In This Section
Policyholders purchase insurance so that it will be there when a disaster strikes. Property insurance is critical to a smooth recovery from catastrophes such as hurricane, sinkhole, fire, tornado, lightning, and even vandalism. Commercial and residential property owners should review their coverage annually to ensure the proper type and amount of property insurance is secured.
When misfortune happens, bills can add up quickly. Knowing this, insurance companies often offer to pay less than the policy requires, and sometimes they refuse to pay at all. Negotiating with insurance companies can be a long, drawn out process. Because your financial needs are urgent, you may be pressured to settle for an amount that will not make you whole nor allow for a complete and proper repair.
If your insurance company has low balled your claim, or is refusing to accept your claim, talk to the experienced legal team at Christopher Ligori & Associates. We take insurance claims very seriously and will not be intimidated by any insurance company that refuses to honor its obligations to the policyholder.
Learn More about Residential and Commercial Insurance
Insurance companies may try many different methods to keep you from the amount you are owed. Learn more about your situation with the information below. We’re ready to help you when you’re ready to schedule an appointment.
How do Insurance Lawyers Deal with Insurance Companies?
- Residential Insurance
- Commercial Insurance
- Denial of Coverage
- Bad Faith Claims
- Presenting Your Claims the Right Way
Residential Property Insurance
Homeowner’s insurance policies typically fall into two categories. All-risk policies protect against all risks of loss that are not specifically excluded under the policy. In these claims, the insurer has the burden to prove the loss resulted from an excluded cause. Named peril policies limit coverage to specific causes of loss enumerated in the policy. Here, the insured has the burden to prove the loss resulted from a covered cause. Thus, all-risk policies usually offer broader coverage.
The insurance policy’s declarations page identifies the property insured, the amount of coverage and a list of forms and endorsements that make up the insurance contract. Check that you have all of the form numbers listed on the declarations page to ensure you have a complete and accurate copy of the policy.
Most homeowner’s insurance policies cover the dwelling, other structures separated from the dwelling by clear space, personal property or contents and loss of use (additional living expenses to live elsewhere or lost rents). These coverages and their limits are usually listed on the declarations page.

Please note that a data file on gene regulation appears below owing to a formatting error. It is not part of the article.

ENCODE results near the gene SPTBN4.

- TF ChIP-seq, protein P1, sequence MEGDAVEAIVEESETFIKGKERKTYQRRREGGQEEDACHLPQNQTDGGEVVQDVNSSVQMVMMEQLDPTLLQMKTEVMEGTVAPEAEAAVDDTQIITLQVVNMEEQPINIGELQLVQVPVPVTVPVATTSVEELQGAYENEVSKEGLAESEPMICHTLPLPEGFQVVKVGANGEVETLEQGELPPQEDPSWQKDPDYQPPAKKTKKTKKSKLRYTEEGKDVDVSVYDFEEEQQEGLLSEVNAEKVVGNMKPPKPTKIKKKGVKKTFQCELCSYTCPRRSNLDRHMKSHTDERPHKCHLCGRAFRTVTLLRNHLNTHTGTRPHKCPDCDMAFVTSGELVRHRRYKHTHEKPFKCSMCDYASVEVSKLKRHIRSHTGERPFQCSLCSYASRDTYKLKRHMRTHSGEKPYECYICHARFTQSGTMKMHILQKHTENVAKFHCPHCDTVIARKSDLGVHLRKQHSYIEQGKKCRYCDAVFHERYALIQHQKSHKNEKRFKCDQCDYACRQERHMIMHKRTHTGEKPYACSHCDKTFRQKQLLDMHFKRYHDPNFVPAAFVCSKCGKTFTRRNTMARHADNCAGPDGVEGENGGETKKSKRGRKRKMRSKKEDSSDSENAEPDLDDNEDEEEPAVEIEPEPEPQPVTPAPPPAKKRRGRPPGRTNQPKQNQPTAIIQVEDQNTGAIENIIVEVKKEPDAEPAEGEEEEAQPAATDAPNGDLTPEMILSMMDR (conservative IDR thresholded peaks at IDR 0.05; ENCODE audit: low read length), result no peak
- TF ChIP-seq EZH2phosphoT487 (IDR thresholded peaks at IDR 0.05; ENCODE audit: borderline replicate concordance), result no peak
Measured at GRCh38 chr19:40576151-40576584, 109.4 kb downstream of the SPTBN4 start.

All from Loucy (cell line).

Additional coverages are typically included in the body of the policy or in endorsements, and may include coverage for debris removal, reasonable repairs to protect the property from further damage, code upgrades, collapse and sinkhole damage.
Policyholders are frequently surprised at the time commitment involved in keeping up with insurance claims. Do not let handling your insurance claims exacerbate an already stressful situation. The lawyers at Christopher Ligori & Associates have handled hundreds of homeowner’s insurance claims and understand the insurance company’s obligations to you under its policy.
Commercial Property Insurance
It can be difficult to bounce back after a catastrophe shuts down your business. An already complex insurance claims process is compounded in the event of a commercial loss, which may involve not only an assessment of damage to structures and contents, but also a detailed accounting analysis and prompt mitigation of damages by the insured.
Disasters affect business owners and homeowners equally, and we understand that time is a critical factor. At Christopher Ligori & Associates, our insurance claims lawyers work to secure all of the benefits your policy provides.
Talk to our attorneys if your business has been affected by a disaster. We can help you rebuild today, for your future tomorrow.
Denial of Coverage
Determining whether a loss is covered under a property insurance policy often involves an analysis of the cause of damage which should be performed by an engineer, architect or other qualified forensic professional. Whether cracks in a building result from covered sinkhole activity or other excluded subsurface causes of settlement; whether a roof was simply poorly maintained or sustained covered wind damage; whether a home was destroyed by flood or hurricane force winds–all of these examples involve technical determinations that an adjuster alone is unqualified to perform.
Even where an insurance company retains qualified experts to investigate the cause of loss, such consultants frequently receive the majority of their business from insurers and, therefore, may not always be inclined to be fair to the policyholder, resulting in wrongful denials of coverage. If you think your claim has been wrongfully denied, the attorneys at Christopher Ligori & Associates can help you interpret your insurance policy and put together a team of consultants to fairly assess the cause and extent of your property loss.